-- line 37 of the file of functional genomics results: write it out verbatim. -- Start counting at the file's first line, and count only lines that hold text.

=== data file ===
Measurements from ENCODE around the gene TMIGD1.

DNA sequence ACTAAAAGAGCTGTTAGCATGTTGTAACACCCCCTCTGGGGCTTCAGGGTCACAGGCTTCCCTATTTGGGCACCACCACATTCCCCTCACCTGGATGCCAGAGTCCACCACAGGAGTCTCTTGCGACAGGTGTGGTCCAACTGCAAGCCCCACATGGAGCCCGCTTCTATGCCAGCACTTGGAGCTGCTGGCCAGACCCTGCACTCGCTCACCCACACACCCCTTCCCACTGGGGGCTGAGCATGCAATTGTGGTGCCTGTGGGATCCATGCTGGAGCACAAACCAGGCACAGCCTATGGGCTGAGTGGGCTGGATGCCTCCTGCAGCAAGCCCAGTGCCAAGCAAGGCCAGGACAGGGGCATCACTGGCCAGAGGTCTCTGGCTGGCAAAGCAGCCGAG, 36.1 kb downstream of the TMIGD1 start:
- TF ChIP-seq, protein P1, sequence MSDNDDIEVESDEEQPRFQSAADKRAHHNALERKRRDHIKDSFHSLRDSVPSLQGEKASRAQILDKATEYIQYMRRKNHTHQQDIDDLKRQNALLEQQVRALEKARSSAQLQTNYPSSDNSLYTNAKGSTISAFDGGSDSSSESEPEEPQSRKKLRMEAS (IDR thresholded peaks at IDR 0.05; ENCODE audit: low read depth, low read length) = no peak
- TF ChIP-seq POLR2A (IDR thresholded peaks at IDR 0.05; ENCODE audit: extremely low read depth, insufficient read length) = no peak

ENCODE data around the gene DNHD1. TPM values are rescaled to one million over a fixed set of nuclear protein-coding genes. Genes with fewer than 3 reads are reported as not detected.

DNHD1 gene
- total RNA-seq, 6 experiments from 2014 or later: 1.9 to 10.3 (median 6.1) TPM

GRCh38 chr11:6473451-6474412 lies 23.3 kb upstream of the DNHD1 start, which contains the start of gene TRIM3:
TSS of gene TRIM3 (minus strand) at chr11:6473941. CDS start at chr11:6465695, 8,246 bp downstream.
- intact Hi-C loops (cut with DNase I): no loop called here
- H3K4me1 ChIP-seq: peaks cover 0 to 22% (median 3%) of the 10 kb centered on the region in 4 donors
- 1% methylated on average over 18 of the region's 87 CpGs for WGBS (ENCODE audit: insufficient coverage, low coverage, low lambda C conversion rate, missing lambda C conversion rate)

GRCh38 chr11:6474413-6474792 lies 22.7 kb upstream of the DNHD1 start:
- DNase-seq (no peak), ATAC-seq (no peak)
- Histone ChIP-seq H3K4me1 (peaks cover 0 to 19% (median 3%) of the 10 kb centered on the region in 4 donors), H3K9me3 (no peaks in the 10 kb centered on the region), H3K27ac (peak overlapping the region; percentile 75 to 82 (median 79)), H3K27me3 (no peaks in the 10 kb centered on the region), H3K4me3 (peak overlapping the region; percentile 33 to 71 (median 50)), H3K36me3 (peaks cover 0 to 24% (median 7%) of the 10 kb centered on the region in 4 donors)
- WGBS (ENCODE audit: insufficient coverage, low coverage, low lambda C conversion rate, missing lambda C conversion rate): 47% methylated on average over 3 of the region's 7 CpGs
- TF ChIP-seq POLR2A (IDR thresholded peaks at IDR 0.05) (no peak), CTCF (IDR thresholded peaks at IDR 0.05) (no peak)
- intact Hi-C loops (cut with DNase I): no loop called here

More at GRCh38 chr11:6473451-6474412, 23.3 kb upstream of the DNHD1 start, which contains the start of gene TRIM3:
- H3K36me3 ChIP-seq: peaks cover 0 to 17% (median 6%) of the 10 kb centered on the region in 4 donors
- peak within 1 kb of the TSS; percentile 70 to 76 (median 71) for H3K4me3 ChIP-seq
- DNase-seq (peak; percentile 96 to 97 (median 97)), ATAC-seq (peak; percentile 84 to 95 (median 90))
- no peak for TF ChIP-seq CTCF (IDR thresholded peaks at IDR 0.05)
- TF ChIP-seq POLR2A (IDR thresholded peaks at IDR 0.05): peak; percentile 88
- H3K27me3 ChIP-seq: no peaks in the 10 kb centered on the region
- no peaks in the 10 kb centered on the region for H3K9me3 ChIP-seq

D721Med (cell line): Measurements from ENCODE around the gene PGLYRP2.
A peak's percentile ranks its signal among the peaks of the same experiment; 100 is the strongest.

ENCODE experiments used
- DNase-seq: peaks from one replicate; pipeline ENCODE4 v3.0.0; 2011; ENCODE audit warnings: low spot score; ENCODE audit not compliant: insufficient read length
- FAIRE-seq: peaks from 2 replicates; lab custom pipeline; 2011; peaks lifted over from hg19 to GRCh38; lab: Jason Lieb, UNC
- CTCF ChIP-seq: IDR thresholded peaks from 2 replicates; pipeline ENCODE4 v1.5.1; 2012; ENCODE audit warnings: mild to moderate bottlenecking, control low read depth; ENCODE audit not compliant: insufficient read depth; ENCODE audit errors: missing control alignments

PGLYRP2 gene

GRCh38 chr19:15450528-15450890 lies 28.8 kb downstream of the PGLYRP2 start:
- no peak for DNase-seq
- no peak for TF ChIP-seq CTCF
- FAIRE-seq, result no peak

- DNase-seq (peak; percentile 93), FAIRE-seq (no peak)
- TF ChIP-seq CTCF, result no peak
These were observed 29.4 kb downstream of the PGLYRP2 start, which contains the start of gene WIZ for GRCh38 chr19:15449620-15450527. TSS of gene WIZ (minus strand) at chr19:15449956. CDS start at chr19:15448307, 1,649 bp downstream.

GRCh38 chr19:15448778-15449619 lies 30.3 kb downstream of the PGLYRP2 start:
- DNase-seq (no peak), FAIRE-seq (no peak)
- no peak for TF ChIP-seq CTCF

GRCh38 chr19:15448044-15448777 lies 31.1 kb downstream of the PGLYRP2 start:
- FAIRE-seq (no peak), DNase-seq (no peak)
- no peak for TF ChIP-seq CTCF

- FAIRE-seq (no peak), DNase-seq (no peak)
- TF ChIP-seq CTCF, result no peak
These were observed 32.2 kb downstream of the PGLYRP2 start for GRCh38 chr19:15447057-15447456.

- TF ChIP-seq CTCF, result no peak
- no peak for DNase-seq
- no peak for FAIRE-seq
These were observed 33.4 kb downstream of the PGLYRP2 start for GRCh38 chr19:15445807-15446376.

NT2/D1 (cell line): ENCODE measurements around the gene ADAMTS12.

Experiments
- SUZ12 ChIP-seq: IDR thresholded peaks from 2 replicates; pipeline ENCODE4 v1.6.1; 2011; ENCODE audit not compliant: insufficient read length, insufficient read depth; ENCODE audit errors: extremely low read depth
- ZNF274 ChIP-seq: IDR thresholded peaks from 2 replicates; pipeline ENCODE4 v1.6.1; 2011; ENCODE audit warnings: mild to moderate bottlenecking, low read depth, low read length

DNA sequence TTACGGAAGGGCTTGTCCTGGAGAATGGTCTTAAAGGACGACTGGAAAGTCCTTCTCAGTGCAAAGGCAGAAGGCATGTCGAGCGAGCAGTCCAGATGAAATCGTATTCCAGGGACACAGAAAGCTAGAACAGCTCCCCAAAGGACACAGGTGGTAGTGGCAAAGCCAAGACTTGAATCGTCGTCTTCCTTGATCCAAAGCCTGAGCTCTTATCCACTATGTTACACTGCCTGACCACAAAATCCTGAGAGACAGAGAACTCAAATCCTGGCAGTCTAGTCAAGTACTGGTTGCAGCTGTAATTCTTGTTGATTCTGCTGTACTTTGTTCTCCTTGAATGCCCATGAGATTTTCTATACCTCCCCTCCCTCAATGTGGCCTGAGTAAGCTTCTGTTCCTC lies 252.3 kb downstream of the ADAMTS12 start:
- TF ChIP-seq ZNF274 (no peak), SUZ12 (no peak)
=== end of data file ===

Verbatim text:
- FAIRE-seq, result no peak